Published interviews and personal profiles

The Hidden Interview

Mark Thwaite


W  hat made you decide to write The Hidden?

Fear. When I was a teenager I studied ancient history at the local girls’ school. There were two of us who made the journey, twice a week, and we were the first boys to attend the school. We were excited and nervous before we ever got there, and alarmed by the beauty and cleverness of the girls when we did. Then our classes began.

I don’t know what I expected of ancient history - something gentler and more civilised than I got at my own London comprehensive, probably. But the ancient history we studied was not gentle. The peoples we learned about were cruel, duplicitous, and brutal as children. Their histories were dangerous. Most dangerous of all - and most frightening - were the Spartans, who turned their backs on all other ways of life to master the art of killing. It was all one experience to me, this: my awe of the girls, and the awfulness of the ancient world.

That wasn’t when I decided to write The Hidden, but it is one of the things that inspired it.


You use Ben’s archaeological studies to explore the wider themes of the book: buried secrets, our connection with the past.  Was this something you were you previously interested in or did you have to do a lot of research? 

Yes and yes again. Hidden things, lost things, secrets and lies...I find them fertile ground. When I wrote The Love of Stones I saw it as a story about people who are possessed by possessions (a house or a car would have done, but a jewel crystallised the impulse), and when I was drafts-deep in The Cryptographer I felt it to be a narrative of trust and distrust; but with hindsight the common themes are those which I’ve returned to in The Hidden. Secrecy and revelation - the why of the secrey, and the how of the revelation.

There are three quotes at the beginning of The Hidden, but my favourite is the shortest: every thing secret degenerates. At the heart of the novel is a group of friends who share a poisonous secret. The story is that of the secret; the slow spread of its toxicity.

I tend to research for a year before I sit down to the writing of each novel. There are always old interests and bits of knowledge involved in the stories I write, but I never know enough, and the research itself is fertile. Often I find new discoveries taking the narratives in unexpected directions.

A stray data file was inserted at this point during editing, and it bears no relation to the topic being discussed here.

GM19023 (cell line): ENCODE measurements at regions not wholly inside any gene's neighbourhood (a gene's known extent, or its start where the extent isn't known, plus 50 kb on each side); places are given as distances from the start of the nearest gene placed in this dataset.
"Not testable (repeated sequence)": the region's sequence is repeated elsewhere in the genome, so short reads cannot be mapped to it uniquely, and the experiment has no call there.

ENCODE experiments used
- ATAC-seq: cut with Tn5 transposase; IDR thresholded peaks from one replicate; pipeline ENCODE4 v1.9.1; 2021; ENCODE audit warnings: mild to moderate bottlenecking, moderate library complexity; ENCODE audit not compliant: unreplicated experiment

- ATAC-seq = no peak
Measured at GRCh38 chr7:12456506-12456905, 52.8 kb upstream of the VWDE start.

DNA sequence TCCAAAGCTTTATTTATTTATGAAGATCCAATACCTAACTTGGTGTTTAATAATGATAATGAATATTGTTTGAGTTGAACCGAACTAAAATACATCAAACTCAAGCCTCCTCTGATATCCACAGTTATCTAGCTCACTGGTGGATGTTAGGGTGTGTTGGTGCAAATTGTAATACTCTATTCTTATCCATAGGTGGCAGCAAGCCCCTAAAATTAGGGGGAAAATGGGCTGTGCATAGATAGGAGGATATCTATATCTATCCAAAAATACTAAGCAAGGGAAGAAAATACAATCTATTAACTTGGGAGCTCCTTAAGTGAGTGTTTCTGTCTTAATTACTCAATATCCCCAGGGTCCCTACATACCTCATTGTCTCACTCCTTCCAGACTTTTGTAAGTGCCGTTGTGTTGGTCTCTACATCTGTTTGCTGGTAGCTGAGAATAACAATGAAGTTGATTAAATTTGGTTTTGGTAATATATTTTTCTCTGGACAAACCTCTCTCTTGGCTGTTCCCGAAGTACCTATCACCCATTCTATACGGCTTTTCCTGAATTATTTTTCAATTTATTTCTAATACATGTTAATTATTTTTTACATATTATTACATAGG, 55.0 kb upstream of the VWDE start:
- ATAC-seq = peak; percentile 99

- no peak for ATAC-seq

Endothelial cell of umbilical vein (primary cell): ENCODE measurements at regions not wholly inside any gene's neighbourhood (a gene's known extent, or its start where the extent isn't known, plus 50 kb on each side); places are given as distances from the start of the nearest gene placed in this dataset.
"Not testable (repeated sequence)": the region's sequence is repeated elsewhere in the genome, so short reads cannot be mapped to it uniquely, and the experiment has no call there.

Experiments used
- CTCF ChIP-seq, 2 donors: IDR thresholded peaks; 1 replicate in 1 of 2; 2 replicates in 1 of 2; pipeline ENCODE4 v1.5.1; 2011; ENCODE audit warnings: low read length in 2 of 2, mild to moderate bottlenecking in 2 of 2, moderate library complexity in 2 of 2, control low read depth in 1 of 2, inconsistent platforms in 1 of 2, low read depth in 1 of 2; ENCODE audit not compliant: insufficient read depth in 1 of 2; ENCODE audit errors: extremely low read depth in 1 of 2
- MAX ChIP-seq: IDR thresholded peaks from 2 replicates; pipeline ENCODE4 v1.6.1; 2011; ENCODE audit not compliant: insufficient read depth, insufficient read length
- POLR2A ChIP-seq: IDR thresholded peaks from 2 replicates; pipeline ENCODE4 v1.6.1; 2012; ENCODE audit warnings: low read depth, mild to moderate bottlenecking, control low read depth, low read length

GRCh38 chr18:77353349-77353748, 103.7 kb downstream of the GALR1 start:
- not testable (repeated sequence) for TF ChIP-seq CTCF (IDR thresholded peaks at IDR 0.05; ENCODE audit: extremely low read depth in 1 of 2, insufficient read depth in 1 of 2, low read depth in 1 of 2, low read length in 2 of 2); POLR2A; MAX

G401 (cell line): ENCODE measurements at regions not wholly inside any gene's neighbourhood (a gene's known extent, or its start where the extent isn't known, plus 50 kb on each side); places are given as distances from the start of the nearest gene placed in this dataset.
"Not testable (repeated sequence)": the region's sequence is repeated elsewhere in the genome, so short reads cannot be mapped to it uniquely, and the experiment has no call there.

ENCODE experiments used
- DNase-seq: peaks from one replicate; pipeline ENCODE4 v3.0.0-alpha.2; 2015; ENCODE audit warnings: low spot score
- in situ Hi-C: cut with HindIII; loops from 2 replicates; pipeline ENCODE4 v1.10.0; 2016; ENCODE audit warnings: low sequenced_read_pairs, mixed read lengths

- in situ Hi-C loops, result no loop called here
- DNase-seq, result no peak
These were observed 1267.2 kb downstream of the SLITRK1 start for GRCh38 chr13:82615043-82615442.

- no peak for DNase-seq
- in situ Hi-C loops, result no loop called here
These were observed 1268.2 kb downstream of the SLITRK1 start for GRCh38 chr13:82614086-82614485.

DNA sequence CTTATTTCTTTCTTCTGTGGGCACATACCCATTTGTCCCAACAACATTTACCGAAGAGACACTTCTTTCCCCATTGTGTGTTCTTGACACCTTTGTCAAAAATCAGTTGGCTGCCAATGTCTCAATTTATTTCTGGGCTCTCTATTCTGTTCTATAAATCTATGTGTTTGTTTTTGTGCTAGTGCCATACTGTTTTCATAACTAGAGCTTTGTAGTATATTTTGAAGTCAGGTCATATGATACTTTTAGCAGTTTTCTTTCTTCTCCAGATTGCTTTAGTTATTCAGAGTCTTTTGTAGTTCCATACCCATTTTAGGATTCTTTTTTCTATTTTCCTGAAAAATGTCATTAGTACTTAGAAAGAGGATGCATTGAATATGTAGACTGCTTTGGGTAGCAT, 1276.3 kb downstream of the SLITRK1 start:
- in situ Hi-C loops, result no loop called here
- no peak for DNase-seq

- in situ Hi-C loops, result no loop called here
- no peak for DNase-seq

The book has an exciting narrative drive, as well as being beautifully written.  Did you find these two aspects conflicting?  Which is more important to you?

Like some of the best contemporary novelists (several of them Canadian, for some reason - Atwood, Ondaatje, Michaels), I come to the novel from poetry. When I began publishing prose, the term ‘poetic novel’ was still less an accolade than a cuss; but I think the mood has changed. There is more consciousness now of the precision and muscularity a good poet can bring to the crafting of a novel. If that poet also has a talent for storytelling, and something to say, and characters who push themselves up and come storming off the pages...well, then that poet has the potential to be a really interesting novelist. Atwood is probably the best example; beautiful writing, combined with a natural talent for yarn-spinning and for unforgettable character creation. That’s the balance I aim for.


What other writers did you draw on for inspiration in writing The Hidden?

John Fowles’s The Magus and Donna Tartt’s The Secret History were magnets: they attracted and repulsed me. Or I repulsed them: I needed to keep both at arm’s length while I wrote Ben’s story. The concerns of the three novels are different, but their landscapes and characters echo one another. They cover the same ground but go three different ways.

The Hidden is the story of an outsider, too, an innocent imagining himself loved and in love with people he doesn't fully understand. That’s a story that has always mattered to me, one that leads back through a long line of novels - The Beach and The Lord of the Flies, Le Grand Meaulnes and Great Expectations.

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